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From a President who often seems mean-spirited and petty, to angry mobs threatening their opponents with bodily harm, to smugly superior journalists and entertainers preaching their bottomless contempt to a Pavlovian audience of unthinking conformists, the observation that much of our national conversation is mired in incivility and vulgarity seems undeniable.
Whether or not this is new is debatable. Heated political exchanges are nothing new; yellow journalism and intemperate pundits are not a 21st-century phenomenon, nor even a 20th. What seems likely is that the scope of incivility has increased, upward to the President and Congress, downward to every citizen with a microphone or Twitter account. Partly this is the product of greater participation: when everyone has a voice, a lot of people with nothing useful to say will nonetheless say it loudly.
In such a heated atmosphere, it’s difficult to resist joining in, piling on. I’ve certainly fallen prey to the temptation, as much as I try to resist it. We should all make a greater effort to slow down and dial back the outrage, focus more on ideas than on individuals, spend more time trying to understand each other than scoring points with barbed comments and cheap wit. If civil society is what we want, we should try to be more broadly civil.
But there’s another aspect to civility, one less obvious than a rude tweet or a vulgar stand-up
journalist comic. This is respect for alternative viewpoints — at least, for those that are not obviously far outside the bounds of humanity and decency, or wildly irrational. This is deep civility, the willingness not only to be reasonably gracious in one’s discourse but also sincerely thoughtful in one’s engagement with ideas.
This kind of deep civility is difficult for both conservatives and radicals, for those wary of change and for those enthusiastic for it. But it’s the kind of civility that will be required if we hope to become more broadly decent because the casual disrespect for ideas and beliefs is the engine that drives the rage we see.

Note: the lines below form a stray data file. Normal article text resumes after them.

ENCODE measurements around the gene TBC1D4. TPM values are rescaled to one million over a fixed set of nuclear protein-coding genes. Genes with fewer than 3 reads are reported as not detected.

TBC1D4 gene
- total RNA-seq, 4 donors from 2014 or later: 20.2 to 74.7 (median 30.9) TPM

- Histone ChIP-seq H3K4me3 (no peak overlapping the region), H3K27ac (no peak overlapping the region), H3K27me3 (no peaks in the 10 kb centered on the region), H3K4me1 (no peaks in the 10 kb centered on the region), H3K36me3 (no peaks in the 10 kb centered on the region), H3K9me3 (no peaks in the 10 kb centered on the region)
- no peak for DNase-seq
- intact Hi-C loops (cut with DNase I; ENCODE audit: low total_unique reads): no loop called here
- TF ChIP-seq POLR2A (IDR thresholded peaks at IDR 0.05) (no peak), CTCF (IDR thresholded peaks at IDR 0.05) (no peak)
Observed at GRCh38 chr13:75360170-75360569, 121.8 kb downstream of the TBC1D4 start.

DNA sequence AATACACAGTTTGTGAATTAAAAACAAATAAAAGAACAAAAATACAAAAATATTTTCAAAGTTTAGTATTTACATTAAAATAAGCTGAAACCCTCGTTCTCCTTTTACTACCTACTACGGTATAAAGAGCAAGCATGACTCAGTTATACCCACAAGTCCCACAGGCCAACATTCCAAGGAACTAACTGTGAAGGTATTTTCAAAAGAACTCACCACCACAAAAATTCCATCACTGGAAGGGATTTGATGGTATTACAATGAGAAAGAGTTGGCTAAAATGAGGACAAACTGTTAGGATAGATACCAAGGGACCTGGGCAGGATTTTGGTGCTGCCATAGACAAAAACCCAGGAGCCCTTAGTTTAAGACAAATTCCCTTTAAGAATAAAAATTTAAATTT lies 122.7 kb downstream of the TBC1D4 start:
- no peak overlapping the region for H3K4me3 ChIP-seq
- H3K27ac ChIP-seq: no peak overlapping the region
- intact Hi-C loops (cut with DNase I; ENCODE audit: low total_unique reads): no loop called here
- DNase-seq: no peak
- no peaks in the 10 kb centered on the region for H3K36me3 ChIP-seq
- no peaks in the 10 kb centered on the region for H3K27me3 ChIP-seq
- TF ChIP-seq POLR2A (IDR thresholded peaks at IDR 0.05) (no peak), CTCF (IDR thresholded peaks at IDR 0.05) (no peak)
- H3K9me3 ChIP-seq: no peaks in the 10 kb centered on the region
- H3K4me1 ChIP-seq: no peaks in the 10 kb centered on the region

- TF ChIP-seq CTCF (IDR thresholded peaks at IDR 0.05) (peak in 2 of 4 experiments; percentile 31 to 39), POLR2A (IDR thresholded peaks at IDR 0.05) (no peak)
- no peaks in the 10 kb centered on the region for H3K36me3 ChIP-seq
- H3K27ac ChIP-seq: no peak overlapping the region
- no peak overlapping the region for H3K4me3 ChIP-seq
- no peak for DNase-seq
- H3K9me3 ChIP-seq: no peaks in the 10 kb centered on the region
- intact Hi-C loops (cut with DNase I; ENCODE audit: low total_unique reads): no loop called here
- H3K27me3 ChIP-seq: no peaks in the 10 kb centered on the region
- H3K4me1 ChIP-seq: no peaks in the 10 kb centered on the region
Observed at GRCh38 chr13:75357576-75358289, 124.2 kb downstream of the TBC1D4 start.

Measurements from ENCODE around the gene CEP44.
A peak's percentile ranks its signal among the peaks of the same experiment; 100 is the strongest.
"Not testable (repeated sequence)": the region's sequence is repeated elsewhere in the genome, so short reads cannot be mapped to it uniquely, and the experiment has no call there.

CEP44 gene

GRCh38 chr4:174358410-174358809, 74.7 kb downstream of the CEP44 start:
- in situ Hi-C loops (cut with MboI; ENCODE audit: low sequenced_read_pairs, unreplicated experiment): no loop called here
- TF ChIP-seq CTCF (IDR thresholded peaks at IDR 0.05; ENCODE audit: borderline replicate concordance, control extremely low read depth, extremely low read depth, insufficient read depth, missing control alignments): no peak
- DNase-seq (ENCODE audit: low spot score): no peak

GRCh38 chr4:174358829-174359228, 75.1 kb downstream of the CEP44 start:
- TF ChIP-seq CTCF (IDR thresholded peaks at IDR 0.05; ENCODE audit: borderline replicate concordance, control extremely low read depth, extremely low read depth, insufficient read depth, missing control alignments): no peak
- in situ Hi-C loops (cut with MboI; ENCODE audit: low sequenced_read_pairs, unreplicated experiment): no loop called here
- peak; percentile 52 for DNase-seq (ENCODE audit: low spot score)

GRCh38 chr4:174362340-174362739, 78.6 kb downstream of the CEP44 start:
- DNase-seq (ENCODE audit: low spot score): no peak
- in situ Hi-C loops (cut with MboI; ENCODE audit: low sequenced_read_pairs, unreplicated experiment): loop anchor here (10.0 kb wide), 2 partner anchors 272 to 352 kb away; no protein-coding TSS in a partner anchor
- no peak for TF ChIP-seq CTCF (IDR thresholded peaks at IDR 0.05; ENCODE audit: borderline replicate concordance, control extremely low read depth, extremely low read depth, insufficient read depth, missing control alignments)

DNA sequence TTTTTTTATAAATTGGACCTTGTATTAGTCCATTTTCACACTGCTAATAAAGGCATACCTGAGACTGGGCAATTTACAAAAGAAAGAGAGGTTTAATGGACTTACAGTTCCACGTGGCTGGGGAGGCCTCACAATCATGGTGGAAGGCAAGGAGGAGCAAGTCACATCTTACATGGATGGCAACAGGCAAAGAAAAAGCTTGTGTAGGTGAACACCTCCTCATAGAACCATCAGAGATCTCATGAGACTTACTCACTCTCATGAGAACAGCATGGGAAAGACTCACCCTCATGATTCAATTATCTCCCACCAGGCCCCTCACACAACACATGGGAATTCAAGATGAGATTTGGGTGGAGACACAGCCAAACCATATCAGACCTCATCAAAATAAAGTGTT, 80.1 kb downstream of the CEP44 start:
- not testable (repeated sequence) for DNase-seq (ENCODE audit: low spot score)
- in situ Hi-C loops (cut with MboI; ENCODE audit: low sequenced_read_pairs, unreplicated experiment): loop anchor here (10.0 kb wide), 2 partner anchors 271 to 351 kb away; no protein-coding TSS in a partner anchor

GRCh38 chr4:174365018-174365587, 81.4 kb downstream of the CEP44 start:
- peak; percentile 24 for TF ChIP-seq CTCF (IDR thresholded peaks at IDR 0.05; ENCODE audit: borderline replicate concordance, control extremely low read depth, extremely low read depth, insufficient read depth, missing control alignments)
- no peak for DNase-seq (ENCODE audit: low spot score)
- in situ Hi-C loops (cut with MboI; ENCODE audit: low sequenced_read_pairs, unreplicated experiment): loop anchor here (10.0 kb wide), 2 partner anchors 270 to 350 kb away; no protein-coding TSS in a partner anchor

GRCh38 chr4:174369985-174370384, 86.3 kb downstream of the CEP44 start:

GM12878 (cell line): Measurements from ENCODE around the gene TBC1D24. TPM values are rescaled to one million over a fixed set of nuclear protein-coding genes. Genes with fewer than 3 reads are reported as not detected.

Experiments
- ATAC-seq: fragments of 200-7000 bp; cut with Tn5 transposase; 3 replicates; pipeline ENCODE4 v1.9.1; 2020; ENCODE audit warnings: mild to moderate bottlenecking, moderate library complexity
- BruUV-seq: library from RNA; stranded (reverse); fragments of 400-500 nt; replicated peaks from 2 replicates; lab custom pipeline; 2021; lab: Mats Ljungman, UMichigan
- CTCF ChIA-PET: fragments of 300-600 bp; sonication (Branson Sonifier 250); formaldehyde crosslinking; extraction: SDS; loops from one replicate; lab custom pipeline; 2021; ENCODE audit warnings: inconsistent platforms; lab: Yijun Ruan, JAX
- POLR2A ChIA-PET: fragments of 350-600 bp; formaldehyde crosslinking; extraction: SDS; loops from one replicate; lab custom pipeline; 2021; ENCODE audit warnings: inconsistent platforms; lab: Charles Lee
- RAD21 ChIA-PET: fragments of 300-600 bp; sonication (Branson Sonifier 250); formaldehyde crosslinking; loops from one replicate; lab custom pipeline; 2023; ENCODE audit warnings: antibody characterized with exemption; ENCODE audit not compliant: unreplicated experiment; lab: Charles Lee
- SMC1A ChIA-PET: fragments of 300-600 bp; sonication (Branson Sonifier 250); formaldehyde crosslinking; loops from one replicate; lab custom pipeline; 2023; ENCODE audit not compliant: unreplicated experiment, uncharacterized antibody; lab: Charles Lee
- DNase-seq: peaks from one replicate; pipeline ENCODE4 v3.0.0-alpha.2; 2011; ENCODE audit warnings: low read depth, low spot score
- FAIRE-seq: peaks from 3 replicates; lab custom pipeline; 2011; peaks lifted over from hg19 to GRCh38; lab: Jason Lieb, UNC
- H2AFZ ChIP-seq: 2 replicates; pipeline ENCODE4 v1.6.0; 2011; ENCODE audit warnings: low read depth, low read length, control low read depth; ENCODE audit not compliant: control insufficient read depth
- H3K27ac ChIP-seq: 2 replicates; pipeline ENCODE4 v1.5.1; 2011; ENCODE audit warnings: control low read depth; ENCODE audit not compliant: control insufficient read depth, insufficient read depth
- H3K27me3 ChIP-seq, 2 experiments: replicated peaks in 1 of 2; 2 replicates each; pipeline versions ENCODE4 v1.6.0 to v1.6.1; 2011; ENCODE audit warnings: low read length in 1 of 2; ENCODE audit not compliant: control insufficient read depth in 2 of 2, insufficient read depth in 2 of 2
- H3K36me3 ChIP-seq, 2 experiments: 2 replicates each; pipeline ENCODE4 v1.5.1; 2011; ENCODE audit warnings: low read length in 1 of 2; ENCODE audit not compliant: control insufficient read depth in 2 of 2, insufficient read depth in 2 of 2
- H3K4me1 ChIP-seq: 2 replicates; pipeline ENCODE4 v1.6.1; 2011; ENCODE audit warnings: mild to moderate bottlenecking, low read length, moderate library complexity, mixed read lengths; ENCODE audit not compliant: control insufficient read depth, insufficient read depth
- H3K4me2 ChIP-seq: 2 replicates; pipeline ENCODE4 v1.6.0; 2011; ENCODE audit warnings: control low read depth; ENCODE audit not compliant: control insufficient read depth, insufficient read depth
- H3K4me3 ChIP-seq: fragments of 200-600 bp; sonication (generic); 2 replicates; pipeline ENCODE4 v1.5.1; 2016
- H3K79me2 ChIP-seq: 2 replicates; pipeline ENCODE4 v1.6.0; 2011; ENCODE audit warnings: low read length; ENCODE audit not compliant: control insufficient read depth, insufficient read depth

Those on the right, who value tradition and are skeptical, wary, fearful, or otherwise resistant to change should keep in mind what they know to be true: that the old ways aren’t always the best ways. More importantly, they must not assume that those with radical ideas are bent on destruction, or that their desire to effect change is evidence of a wish to tear down the civilized world and introduce barbarism. Whatever one thinks of the virtue of the ideas they espouse, one should try to credit them with decent motives and engage them accordingly.
Those on the left, who are eager for change and confident that the change will be good, should honestly face the reality that change brings inherent risk, that unintended consequences often lead to unexpected and undesirable — and sometimes catastrophic — outcomes. More importantly, they should keep in mind that those who oppose them are not consumed by hatred and a desire to return to an ignoble past, but rather by a wish to preserve and defend what they sincerely believe is good.
I am a man of the right. As long as hatred, bigotry, and small-mindedness are the motives imputed to me because of the views I hold, I must struggle to assume the decency of those with whom I disagree. But I do believe that most people — left and right — are decent; that everyone I know personally is a decent person who wants to make the world better, and that that’s true of most people; and that the ugliness we see springs more from human frailty and imperfection than from malice.
Perhaps the most destructive word introduced into our popular lexicon is hate. It’s time to be a little more charitable in our assessment of motives so that we can discuss the worthiness of ideas rather than attacking the people who hold them.